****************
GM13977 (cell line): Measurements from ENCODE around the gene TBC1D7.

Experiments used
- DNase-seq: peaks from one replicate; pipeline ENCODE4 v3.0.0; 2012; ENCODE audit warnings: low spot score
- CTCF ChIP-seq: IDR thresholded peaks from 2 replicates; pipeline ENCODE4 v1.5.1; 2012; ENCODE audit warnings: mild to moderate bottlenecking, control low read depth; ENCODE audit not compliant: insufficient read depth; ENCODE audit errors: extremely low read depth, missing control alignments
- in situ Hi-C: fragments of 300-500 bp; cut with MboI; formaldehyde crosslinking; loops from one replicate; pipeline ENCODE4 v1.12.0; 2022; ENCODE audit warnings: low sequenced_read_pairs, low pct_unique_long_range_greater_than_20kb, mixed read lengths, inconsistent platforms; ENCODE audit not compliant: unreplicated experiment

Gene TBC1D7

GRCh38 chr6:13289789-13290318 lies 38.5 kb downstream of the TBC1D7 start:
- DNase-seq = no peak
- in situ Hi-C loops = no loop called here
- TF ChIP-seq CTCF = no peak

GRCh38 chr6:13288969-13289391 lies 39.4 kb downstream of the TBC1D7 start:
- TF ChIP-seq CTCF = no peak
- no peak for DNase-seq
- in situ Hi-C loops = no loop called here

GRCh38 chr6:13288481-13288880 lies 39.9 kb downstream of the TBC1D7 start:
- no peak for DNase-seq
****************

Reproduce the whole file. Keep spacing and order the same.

GM13977 (cell line): Measurements from ENCODE around the gene TBC1D7.

Experiments used
- DNase-seq: peaks from one replicate; pipeline ENCODE4 v3.0.0; 2012; ENCODE audit warnings: low spot score
- CTCF ChIP-seq: IDR thresholded peaks from 2 replicates; pipeline ENCODE4 v1.5.1; 2012; ENCODE audit warnings: mild to moderate bottlenecking, control low read depth; ENCODE audit not compliant: insufficient read depth; ENCODE audit errors: extremely low read depth, missing control alignments
- in situ Hi-C: fragments of 300-500 bp; cut with MboI; formaldehyde crosslinking; loops from one replicate; pipeline ENCODE4 v1.12.0; 2022; ENCODE audit warnings: low sequenced_read_pairs, low pct_unique_long_range_greater_than_20kb, mixed read lengths, inconsistent platforms; ENCODE audit not compliant: unreplicated experiment

Gene TBC1D7

GRCh38 chr6:13289789-13290318 lies 38.5 kb downstream of the TBC1D7 start:
- DNase-seq = no peak
- in situ Hi-C loops = no loop called here
- TF ChIP-seq CTCF = no peak

GRCh38 chr6:13288969-13289391 lies 39.4 kb downstream of the TBC1D7 start:
- TF ChIP-seq CTCF = no peak
- no peak for DNase-seq
- in situ Hi-C loops = no loop called here

GRCh38 chr6:13288481-13288880 lies 39.9 kb downstream of the TBC1D7 start:
- no peak for DNase-seq